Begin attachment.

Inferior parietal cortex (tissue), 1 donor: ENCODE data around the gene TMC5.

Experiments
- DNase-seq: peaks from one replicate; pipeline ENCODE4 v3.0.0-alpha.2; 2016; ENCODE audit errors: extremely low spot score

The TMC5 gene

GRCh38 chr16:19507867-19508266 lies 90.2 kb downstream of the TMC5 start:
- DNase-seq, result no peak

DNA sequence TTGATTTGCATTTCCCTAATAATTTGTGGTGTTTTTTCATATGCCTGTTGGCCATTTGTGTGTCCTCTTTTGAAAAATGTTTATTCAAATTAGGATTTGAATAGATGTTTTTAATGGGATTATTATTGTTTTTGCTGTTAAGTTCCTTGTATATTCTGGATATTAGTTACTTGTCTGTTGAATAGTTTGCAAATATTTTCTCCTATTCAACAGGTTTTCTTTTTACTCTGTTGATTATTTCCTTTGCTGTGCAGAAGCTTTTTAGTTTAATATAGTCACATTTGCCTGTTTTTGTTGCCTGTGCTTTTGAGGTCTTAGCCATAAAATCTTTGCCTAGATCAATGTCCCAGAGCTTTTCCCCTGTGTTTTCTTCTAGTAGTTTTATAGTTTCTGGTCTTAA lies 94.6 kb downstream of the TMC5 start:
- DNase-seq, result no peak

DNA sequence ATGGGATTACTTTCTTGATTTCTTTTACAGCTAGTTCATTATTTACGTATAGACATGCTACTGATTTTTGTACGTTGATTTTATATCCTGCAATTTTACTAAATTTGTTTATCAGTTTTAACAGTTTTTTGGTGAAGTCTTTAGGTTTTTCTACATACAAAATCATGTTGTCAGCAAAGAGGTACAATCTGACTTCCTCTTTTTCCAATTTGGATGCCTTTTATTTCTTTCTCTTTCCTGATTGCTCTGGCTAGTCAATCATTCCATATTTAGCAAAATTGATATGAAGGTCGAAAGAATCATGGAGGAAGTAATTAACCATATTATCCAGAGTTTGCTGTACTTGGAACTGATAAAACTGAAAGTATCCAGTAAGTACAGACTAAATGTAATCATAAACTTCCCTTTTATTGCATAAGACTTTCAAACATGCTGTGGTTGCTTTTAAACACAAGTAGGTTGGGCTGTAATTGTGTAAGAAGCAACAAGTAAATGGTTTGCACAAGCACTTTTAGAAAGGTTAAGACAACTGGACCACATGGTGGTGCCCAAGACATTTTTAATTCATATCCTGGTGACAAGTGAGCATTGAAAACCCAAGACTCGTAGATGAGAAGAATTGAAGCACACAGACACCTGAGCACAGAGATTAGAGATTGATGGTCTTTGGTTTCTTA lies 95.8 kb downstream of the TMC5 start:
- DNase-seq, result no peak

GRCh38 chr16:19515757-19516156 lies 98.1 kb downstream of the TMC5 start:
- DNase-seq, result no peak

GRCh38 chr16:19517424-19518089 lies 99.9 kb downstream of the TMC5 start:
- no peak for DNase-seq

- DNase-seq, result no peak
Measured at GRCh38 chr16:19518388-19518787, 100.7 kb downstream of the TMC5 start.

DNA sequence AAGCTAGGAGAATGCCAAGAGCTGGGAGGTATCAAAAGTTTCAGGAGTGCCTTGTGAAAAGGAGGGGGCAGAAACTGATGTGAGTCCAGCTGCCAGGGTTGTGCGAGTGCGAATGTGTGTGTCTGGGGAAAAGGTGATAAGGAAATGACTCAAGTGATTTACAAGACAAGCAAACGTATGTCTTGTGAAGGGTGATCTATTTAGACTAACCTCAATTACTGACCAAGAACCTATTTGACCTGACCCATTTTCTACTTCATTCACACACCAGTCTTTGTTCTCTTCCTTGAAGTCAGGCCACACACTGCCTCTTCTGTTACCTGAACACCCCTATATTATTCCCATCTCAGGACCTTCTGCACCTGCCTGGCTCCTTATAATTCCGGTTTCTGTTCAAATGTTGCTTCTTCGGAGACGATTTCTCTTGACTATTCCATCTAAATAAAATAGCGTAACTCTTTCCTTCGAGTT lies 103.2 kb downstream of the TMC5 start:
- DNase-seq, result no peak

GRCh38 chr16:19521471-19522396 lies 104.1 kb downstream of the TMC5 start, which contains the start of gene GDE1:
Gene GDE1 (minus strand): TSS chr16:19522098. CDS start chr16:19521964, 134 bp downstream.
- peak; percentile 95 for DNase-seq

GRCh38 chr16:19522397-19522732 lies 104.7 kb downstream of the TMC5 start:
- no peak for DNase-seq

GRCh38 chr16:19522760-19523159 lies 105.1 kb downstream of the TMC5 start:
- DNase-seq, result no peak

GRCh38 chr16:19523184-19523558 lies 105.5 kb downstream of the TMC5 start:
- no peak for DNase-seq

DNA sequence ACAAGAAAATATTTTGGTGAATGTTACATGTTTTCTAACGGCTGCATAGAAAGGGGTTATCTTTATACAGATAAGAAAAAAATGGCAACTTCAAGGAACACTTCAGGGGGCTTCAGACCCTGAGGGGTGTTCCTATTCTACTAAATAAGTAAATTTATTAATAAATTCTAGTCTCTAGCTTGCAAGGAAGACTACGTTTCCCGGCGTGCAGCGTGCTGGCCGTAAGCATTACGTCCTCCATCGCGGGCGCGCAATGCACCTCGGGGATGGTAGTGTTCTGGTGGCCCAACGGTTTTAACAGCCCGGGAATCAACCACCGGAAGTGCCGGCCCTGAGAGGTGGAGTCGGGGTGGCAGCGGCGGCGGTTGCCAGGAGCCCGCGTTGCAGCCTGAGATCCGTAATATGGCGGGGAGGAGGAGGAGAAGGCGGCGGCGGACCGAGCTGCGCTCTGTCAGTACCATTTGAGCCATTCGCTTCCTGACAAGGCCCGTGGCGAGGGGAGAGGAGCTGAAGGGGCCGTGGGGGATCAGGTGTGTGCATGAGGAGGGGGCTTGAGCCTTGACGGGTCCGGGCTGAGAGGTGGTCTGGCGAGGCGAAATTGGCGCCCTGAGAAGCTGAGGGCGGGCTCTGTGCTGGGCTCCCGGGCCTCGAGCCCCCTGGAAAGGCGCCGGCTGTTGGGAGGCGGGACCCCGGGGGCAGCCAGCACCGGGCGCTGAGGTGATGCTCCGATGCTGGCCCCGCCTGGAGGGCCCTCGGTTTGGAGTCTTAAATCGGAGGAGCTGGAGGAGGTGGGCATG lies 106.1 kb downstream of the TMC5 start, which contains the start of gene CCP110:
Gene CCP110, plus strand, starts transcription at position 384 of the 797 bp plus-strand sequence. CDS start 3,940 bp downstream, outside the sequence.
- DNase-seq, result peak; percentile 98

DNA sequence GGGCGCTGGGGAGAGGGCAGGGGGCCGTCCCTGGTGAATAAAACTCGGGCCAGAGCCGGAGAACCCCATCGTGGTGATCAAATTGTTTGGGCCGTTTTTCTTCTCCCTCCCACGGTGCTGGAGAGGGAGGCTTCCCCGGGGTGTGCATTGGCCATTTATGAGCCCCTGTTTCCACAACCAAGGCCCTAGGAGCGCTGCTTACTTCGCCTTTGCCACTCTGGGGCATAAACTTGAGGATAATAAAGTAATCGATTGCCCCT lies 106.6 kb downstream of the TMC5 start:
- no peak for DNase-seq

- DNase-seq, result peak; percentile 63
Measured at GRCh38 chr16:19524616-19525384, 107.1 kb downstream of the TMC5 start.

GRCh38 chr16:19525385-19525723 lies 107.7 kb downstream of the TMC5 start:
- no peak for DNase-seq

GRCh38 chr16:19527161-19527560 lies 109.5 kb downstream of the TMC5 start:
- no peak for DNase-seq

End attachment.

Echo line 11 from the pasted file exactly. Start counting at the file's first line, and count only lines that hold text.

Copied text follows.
GRCh38 chr16:19515757-19516156 lies 98.1 kb downstream of the TMC5 start: